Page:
Urology pioneers Drs. Lattimer, Devine remembered

May 19, 2007

The deaths of two internationally known urologists who helped lay the foundations of pediatric and reconstructive urology were announced recently.

The deaths of two internationally known urologists who helped lay the foundations of pediatric and reconstructive urology were announced recently.

John Kingsley Lattimer, MD, who for 25 years served as professor and chairman of the department of urology, College of Physicians and Surgeons at Columbia University, and was a pioneer in the subspecialty of pediatric urology, died May 9 in a hospice near his home in Englewood, NJ, at age 92.

Dr. Lattimer received his medical degree from the university in 1938, and joined the staff of the Squier Urological Clinic at New York-Presbyterian Hospital, Columbia University, as a physician and educator. In addition to his work in pediatric urology, he pioneered the use of streptomycin for treatment of renal tuberculosis, and represented the United States at the World Health Organization.

An expert in ballistics, Dr. Lattimer was the first civilian expert to examine the forensic evidence in the assassination of President John F. Kennedy, and he corroborated the findings of the Warren Commission report on the crime. A World War II veteran, he participated in the Normandy Invasion as an army doctor.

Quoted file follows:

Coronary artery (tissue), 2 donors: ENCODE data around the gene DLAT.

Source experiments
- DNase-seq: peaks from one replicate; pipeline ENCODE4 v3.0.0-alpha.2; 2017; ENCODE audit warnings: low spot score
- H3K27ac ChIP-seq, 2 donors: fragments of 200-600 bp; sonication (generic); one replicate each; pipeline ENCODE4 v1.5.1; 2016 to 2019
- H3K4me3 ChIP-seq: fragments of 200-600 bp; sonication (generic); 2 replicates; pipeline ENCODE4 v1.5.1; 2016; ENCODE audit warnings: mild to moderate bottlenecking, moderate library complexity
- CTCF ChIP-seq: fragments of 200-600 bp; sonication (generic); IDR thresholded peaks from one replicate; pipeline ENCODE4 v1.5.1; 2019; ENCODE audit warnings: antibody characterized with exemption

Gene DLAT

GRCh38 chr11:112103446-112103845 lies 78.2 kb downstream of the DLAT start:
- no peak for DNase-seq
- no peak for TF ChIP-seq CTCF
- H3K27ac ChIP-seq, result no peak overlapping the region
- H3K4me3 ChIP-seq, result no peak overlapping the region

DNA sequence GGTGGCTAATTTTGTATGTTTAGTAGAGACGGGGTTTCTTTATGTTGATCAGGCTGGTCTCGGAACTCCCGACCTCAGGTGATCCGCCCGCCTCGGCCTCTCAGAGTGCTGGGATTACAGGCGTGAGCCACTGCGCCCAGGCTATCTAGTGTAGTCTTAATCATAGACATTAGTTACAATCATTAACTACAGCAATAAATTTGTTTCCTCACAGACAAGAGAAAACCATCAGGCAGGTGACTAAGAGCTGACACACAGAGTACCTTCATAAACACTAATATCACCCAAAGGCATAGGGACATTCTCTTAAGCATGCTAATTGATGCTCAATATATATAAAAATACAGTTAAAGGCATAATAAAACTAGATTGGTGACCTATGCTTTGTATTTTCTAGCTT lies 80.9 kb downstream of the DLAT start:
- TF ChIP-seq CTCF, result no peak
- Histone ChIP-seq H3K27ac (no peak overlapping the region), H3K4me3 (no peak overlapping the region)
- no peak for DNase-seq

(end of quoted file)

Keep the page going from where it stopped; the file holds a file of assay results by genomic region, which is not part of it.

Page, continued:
Dr. Lattimer also was known for his collection of historical artifacts and armaments.

He is survived by his wife Jamie, three children, and one grandson. Both of his sons are urologists in Hawaii.

The founder of the urology residency program at the Norfolk General Hospital and DePaul Medical Center, Eastern Virginia Medical School, Patrick Devine, MD, died on April 12 at the age of 81.

A second-generation urologist, Dr. Devine and his brother Charles, Jr., also a urologist, collaborated on numerous groundbreaking research studies in the subspecialty of reconstructive urology. Dr. Devine was a fellow in the American College of Surgeons, served as president of the AUA Mid-Atlantic section (1973-74), and served as president of the medical staff of what is now the Sentara Norfolk General Hospital and Bon Secours DePaul Medical Center.

He helped to establish the Endowed Devine Family Chair in Genitourinary Reconstructive Surgery at EVMS in memory of his father and brother.